Photo by Maria Kalaitzandonakes

My mom was having a bad day.

It wasn’t anything in particular, but all the little inconveniences and frustrations had piled up and her brow was a deep furrowed line.

That day, I had to go downtown to run a few errands and, fearing going home to the wrath of an angry mother, popped into one of the most delightful stores in The District: Poppy. I perused for a few minutes, cuddling with the corduroy Armadillo baby toy, fingering the flower printed wrapping paper and stopping to gaze up at my favorite section: cards.

I am a sucker for the perfect card.

One of my few collections is a purple box filled to the brim of these with folded pieces of card stock, displaying a message meant for one person, in one moment.

The first card I ever bought from Poppy is still at the bottom of the box, waiting for its time. It has a baby blue back with a bright fuchsia front. The pink cutout creates a mountain of words, and a boy and a girl – holding hands and wearing berets – stands on top of it.

The blue paper behind shows through the pink and proclaims, “Can we? Shall we? One day, very soon. Let us go away together, just you and I, call in sick and go to the sea and hold hands all day, eat our sandwiches on the train, get drunk on fresh air and come home tired and never tell anyone … ever.”

It will live it’s life in the small purple box, along with it’s brothers of condolences, of happy birthdays and of corny love sayings.

But this trip to Poppy, I found a card perfect for that day. This card would have no purple purgatory. It wouldn’t even make it in the envelope.

It said, “It’s a cream soda kind of day.” The off white paper was decorated with a old style soda bottle, and a young girl in braids and a huge smile.

After I purchased my hundredth or so card, I ran to another Columbia favorite, Flat Branch Pub and Brewery. Although they are known for their beer, in my circles, the best thing on their menu is their homemade strawberry cream soda. I bought a pint.

I left the glass bottle, sticky and pink on the edges, leaving a ring on my kitchen counter. I propped the card up next to it, signing, “I hope this makes your day better mama.”

And long after the card was lost and the soda was consumed, I saw my mom smiling. Something so little — a pint of sweetness and a note — can change the entire direction of someone’s face. Suddenly, her day didn’t seem to terrible after all.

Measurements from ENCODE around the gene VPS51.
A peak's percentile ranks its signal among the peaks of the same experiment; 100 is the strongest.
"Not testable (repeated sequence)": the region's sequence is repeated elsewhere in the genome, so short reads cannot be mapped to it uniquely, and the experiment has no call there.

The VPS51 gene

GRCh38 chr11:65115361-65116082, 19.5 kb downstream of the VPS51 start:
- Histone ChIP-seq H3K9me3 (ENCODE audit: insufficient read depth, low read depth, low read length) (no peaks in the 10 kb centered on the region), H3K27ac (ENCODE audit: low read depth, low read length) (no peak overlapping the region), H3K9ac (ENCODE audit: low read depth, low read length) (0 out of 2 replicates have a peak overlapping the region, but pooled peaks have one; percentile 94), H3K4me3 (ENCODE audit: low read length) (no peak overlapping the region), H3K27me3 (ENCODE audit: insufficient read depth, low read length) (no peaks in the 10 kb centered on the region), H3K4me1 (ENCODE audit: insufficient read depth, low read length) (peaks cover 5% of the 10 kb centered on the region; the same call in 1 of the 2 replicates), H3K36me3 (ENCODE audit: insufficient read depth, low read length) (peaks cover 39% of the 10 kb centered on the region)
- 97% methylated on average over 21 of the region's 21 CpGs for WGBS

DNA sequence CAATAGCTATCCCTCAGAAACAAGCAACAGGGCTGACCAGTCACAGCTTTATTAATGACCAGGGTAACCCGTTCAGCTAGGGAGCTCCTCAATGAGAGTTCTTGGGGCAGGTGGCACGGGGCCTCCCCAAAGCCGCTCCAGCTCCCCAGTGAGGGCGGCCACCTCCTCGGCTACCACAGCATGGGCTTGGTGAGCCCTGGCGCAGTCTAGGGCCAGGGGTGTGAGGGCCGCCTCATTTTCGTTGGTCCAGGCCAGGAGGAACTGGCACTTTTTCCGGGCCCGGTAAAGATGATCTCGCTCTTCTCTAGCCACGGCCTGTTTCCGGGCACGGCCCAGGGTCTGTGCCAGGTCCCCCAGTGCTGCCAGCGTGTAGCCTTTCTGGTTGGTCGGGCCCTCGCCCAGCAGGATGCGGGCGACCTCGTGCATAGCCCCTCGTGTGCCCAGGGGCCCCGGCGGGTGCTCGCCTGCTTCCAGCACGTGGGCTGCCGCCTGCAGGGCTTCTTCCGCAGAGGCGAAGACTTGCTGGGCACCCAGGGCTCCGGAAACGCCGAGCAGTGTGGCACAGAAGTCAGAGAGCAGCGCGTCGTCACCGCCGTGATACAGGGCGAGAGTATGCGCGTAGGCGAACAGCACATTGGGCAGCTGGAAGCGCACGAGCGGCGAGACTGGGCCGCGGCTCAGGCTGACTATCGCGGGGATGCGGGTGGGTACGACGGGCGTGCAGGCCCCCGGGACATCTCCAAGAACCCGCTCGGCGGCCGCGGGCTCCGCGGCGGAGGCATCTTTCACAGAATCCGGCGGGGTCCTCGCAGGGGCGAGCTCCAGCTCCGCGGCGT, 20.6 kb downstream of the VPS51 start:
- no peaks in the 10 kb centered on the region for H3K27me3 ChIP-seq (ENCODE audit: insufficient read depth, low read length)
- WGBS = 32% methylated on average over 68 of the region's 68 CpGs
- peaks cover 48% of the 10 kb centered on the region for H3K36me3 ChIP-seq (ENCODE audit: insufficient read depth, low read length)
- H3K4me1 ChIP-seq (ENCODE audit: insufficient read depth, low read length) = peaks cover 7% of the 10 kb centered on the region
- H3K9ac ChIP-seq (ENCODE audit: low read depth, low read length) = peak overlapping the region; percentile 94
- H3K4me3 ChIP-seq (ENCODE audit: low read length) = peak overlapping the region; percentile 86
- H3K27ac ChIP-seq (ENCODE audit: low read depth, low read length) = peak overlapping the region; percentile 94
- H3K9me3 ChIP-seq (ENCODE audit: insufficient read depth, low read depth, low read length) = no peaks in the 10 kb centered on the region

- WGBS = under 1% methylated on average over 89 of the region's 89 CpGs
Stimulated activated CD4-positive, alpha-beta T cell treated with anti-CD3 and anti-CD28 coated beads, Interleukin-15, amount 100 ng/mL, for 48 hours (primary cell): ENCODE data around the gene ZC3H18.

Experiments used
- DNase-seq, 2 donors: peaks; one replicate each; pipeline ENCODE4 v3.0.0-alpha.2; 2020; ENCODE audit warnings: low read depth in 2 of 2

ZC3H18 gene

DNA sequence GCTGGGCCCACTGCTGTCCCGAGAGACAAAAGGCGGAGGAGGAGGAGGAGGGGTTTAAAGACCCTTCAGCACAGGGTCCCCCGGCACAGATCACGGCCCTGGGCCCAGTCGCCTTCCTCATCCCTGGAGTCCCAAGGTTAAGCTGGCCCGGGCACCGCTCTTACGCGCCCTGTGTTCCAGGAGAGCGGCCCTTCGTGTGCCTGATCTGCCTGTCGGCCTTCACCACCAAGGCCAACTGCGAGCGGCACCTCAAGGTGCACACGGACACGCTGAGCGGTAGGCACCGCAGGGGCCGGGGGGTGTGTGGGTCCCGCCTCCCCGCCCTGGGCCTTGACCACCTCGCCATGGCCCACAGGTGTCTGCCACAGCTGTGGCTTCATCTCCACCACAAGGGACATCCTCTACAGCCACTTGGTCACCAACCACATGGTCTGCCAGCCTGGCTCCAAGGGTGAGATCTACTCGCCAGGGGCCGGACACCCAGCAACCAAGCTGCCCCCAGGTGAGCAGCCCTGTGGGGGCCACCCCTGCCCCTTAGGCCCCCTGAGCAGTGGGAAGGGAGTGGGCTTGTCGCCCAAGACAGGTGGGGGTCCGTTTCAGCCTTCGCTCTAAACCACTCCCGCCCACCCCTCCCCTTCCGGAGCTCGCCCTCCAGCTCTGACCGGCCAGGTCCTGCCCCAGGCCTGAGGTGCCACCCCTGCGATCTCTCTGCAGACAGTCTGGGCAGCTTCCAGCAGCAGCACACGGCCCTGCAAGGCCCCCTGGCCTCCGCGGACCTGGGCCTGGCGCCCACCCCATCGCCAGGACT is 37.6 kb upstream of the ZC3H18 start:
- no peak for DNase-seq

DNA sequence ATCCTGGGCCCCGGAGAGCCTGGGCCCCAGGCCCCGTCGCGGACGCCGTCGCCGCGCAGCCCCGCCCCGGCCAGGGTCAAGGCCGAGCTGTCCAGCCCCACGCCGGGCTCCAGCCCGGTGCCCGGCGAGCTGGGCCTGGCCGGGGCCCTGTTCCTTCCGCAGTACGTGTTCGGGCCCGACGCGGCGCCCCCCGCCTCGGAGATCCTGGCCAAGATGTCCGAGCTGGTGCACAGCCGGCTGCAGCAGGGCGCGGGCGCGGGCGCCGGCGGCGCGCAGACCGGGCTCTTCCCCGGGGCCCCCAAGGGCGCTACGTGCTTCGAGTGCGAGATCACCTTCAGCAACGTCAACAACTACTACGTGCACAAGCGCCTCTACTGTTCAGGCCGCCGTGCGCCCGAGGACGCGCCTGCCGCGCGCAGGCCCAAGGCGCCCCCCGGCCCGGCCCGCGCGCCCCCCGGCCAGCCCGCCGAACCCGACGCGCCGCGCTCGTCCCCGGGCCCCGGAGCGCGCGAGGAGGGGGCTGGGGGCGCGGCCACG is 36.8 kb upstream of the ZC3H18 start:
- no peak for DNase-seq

By Maria Kalaitzandonakes 

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“See zos chickens?” her old Greek grandfather would say pointing to the pigeons, “all of zos are yours.” Growing up, all little girls think they’re princesses. But Maria’s kingdom never had a prince, never a castle. She reigned over her “chickens” and olive trees. Yup, it was all Greek to her. Rules in this kingdom were strict. Only A’s in school. No sleepovers. No painting the walls. In pre-school the teachers had her hearing tested three times, thinking that her piercingly loud voice must come from some sort of deafness. Maria, herself, never realized her life was odd until grade school, when the very American idea of “personal bubble space” puzzled her. And when physically unable to abide by the “arm’s length apart rule” Maria’s teacher gave her a hula hoop, which she had to walk around with as to not disrupt anyone’s personal space. When a little boy bothered her in middle school, Maria’s hot temper (Greek Blood as Maria’s father called it), got the best of her, and she yelled out a curse “gammoto!” and punched him in the face. In high school she embraced the crooked nose, the Christmas boat and the five gallon olive oil tin in her pantry. When Maria’s grandfather first saw a squirrel he said, “See zos fings” pointing to the unknown animal, “Do not be afraid of zem. You are a Greek, baby.” And with that, she had confidence in her future, as a non-squirrel fearing Greek princess. Maria is also the editor in chief for "The Rock" and "Southpaw". You can contact me at


  1. I love Poppy! All the colors just put me in a good mood. Anyways, that was such a nice thing you did for your mom 🙂


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